impairments, Nelson is capable of performing a range of light work. The disabling effects of
Nelson’s various surgeries were temporary in nature. She did not require long-term treatment,
such as chemotherapy or radiation, and was prescribed pain medication such as Lortab for postsurgical pain. Nelson’s physical complaints, aside from her surgeries and subsequent recoveries,
consisted mainly of GERD symptoms or headaches. Nelson complained of obstructive sleep
apnea symptoms only one time, in July 2013. R. 659–63. Nelson did not complain of other
ongoing disabling symptoms to her treating physicians, and none of Nelson’s physicians placed
long-term limitations on her physical activity. The ALJ properly considered and weighed the
opinions of the reviewing medical experts and adopted the findings that he found supported by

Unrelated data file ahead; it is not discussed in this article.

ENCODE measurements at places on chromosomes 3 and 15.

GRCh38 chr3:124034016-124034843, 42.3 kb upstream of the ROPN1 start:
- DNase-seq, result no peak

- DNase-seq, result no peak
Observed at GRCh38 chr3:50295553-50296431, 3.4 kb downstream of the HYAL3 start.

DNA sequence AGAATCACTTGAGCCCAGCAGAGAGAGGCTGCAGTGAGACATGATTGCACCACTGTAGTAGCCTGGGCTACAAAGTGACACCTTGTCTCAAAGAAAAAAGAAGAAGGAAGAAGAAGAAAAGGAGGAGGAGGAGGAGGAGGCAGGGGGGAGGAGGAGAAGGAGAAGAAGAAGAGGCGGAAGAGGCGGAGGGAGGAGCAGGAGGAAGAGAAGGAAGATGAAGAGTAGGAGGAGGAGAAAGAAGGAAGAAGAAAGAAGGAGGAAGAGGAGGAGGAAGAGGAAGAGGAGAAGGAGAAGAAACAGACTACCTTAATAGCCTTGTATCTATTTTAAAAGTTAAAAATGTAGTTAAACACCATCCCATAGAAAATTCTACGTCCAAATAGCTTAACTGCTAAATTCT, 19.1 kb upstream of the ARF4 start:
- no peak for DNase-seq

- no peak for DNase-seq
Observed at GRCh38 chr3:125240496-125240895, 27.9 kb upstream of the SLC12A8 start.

the record to arrive at an RFC. Thus, substantial evidence supports the ALJ’s conclusion that
Nelson is capable of performing a range of light work.6
Nelson suffers from anxiety, which she reported to her treating physicians on several
occasions. R. 551, 659, 674. Nelson received no treatment for her anxiety until she was
prescribed anti-anxiety medication in November 2013. R. 689. Nelson had not been treated by a
mental health professional prior to the administrative hearing, and no mental health experts
reviewed her records and rendered any opinions as to her mental functional capacity. Nelson
testified at the administrative hearing that her anxiety affects her ability to concentrate. R. 54,